Close modal

The dissonance curves in Fig. 3 are noteworthy for their lack of structure. One might have expected to find dips in the dissonance (and hence maxima in the consonance) for musically pleasing intervals such as the octave (f2/f1 = 2), perfect fifth (f2/f1 = 3/2), and so on, but that is not the case. The reduction of the dissonance of such intervals appears when one considers complex tones with harmonic spectra. Plomp and Levelt (and many others) have applied their result for pure tones to compute the dissonance of complex tones whose components form a harmonic series [Eq. (1)]. For such tones the total dissonance is assumed to be the sum of the pairwise dissonances of each of the components of both complex tones. One now has the possibility for the dissonance to be minimized by having some of the harmonics of the two tones overlap. For complex tones with harmonic components, such overlap does indeed produce minima in the dissonance for tones that form various musical intervals,5 thus providing an “explanation” for the mathematical structure of the 12 tone musical scale. In this picture, the intervals which minimize the dissonance (i.e., maximize the consonance) depend on the spectra of the associated complex tones. Harmonic tones lead to the standard consonant intervals of an octave and perfect fifth, etc., but other types of complex tones can give very different results (see, e.g., Refs. 16 and 17).

In this paper we describe a similar analysis using the complex tones measured for a real piano. Our main goal is to determine if the inharmonicity of complex tones found in a real piano can be combined with a model of dissonance based on perceptual studies to quantitatively predict the stretched tuning actually found for that piano. Our analysis uses results for the partial frequencies and amplitudes measured for a real piano, and is not limited to the lowest one or two partials but explicitly includes the contributions to the dissonance from all significant partials.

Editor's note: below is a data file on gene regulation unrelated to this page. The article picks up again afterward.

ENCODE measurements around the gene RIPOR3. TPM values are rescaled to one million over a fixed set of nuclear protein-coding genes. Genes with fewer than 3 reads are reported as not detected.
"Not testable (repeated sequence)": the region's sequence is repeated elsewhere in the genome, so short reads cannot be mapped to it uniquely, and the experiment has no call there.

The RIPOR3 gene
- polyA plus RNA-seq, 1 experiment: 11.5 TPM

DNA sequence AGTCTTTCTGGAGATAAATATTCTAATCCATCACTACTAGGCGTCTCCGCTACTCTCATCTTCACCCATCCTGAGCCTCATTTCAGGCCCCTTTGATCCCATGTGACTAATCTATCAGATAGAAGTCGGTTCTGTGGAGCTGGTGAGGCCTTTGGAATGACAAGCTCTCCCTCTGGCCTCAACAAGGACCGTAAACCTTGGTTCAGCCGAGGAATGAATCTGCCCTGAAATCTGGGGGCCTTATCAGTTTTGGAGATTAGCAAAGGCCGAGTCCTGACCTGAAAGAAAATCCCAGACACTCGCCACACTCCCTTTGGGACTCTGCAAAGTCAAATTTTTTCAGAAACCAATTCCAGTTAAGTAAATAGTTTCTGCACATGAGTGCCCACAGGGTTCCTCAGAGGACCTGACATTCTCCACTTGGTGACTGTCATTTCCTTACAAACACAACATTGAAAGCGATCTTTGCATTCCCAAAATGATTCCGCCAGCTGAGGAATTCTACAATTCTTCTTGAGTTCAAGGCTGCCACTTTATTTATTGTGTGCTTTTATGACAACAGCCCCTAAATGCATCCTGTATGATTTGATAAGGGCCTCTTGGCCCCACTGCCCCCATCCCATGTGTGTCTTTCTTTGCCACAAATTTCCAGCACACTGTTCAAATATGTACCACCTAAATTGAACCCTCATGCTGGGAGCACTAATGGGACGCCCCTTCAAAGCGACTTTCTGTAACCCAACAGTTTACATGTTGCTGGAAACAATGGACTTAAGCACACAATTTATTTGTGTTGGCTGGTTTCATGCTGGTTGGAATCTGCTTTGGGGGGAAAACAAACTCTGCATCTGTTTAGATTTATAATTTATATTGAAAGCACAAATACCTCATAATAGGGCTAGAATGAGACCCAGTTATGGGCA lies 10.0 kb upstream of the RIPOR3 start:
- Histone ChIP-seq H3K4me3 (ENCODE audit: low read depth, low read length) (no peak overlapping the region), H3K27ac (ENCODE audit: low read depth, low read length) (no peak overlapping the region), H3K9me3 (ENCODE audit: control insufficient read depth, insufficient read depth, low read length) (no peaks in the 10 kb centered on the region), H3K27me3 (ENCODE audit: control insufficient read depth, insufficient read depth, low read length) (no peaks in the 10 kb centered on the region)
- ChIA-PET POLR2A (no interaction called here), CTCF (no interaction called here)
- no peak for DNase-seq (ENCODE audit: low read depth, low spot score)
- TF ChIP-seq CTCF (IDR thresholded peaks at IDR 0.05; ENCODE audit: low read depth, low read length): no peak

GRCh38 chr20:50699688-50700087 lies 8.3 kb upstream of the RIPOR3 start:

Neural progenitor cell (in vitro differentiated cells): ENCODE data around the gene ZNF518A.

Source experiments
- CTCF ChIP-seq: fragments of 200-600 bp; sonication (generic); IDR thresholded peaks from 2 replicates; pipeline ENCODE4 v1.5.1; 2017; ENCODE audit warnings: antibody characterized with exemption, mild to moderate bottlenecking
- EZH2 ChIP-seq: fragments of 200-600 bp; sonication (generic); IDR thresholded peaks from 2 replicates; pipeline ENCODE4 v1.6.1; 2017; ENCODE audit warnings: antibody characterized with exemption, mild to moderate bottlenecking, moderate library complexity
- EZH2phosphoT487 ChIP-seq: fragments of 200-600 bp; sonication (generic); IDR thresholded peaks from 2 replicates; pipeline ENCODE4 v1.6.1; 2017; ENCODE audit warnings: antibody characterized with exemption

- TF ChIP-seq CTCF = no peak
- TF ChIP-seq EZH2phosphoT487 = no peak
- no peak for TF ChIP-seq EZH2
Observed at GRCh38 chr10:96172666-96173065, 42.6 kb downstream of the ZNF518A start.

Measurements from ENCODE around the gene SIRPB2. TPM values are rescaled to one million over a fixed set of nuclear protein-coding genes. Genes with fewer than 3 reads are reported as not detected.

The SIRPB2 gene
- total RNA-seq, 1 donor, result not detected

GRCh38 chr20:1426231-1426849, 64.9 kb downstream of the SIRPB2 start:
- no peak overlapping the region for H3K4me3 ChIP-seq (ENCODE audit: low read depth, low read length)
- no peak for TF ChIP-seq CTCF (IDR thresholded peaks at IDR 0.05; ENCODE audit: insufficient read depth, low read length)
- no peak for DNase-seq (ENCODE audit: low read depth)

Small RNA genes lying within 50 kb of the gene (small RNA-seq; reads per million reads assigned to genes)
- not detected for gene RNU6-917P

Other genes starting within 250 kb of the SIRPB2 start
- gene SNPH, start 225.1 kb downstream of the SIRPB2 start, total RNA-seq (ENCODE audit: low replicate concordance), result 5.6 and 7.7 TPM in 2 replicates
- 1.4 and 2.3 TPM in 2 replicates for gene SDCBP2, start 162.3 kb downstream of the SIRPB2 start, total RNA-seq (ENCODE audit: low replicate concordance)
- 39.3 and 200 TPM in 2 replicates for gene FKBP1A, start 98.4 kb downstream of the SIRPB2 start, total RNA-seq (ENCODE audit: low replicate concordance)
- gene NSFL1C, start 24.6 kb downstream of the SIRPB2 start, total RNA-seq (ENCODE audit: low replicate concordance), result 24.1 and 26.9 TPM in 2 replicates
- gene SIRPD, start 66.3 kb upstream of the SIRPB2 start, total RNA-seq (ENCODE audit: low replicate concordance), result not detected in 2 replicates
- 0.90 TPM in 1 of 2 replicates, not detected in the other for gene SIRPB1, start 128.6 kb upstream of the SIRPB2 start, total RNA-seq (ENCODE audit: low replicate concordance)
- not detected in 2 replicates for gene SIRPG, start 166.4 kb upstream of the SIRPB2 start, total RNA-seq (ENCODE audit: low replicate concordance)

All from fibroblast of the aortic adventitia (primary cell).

Figure 3(a) shows the results of Plomp and Levelt5 for the dissonance of two pure tones with frequencies f1 and f2. These curves are a parameterization derived by Sethares,6 according to which the dissonance is proportional to

d2(f1,f2)=(eb1s|f2f1|eb2s|f2f1|).
(3)

Here

s=s/[ s1min(f1,f2)+s2 ],
(4)

min(x,y) is a function equal to the lesser of its two arguments, and b1 = 3.5, b2 = 5.75, s* = 0.24, s1 = 0.021, and s2 = 19. These relations were derived from studies involving pure tones, and to apply them to real musical tones we must consider how the dissonances of two or more pairs of pure tones combine to give a total dissonance. This question is extremely important, since we have seen in Fig. 2 that piano tones can contain a large number of partials and for the bass notes the strongest partials may not be the ones with small n. Various authors have used the function d2() in Eq. (3) (or its equivalent) to compute the dissonance of complex tones. Plomp and Levelt applied it to complex tones consisting of six harmonics [with frequencies given by Eq. (1) with n = 1, 2,…,6] but did not specify the relative amplitudes of the harmonics and appeared to simply add the dissonance functions for each of the components of the two complex tones. Kameoka and Kuriyagawa14 gave a rather extensive discussion of the issues involved in combining the dissonances of different dyads. In the end, they seem to have added the dissonance functions d2() for each pair of components weighted approximately by the product of the amplitudes of the two components in each dyad. Sethares6 initially took a similar approach and assumed that the dissonance of two complex tones is given by

Dtotal=12i=1n1j=1n2Bi,jd2(f1,i,f2,j),
(5)

with

Bi,j=a1,ia2,j.
(6)

Here the ith partial of tone 1 has frequency f1,i and amplitude a1,i, and we assume that only n1 partials have significant amplitudes, etc., for tone 2. (Note that here we omit the “self-dissonance” of a tone, which is included by some authors but is not important for our work since we will wish to find the condition in which the dissonance of two tones is a minimum. The self-dissonance may certainly be important when judging the quality of a single complex tone.18) We will term Dtotal with Bi,j given by Eq. (6) the “amplitude product” model. Sethares6 applied this model to complex tones consisting of seven harmonics with amplitudes that fall at a rate of 0.88 from one harmonic to the next, and showed, in agreement with the results of Plomp and Levelt, that this yields to consonances at the well-known and expected intervals, including octaves and perfect fifths.

In later work, Sethares7 suggested that instead of Eq. (6) the dissonance should be proportional to the loudness of the weaker component so that

Bi,j=min(1,i,2,j),
(7)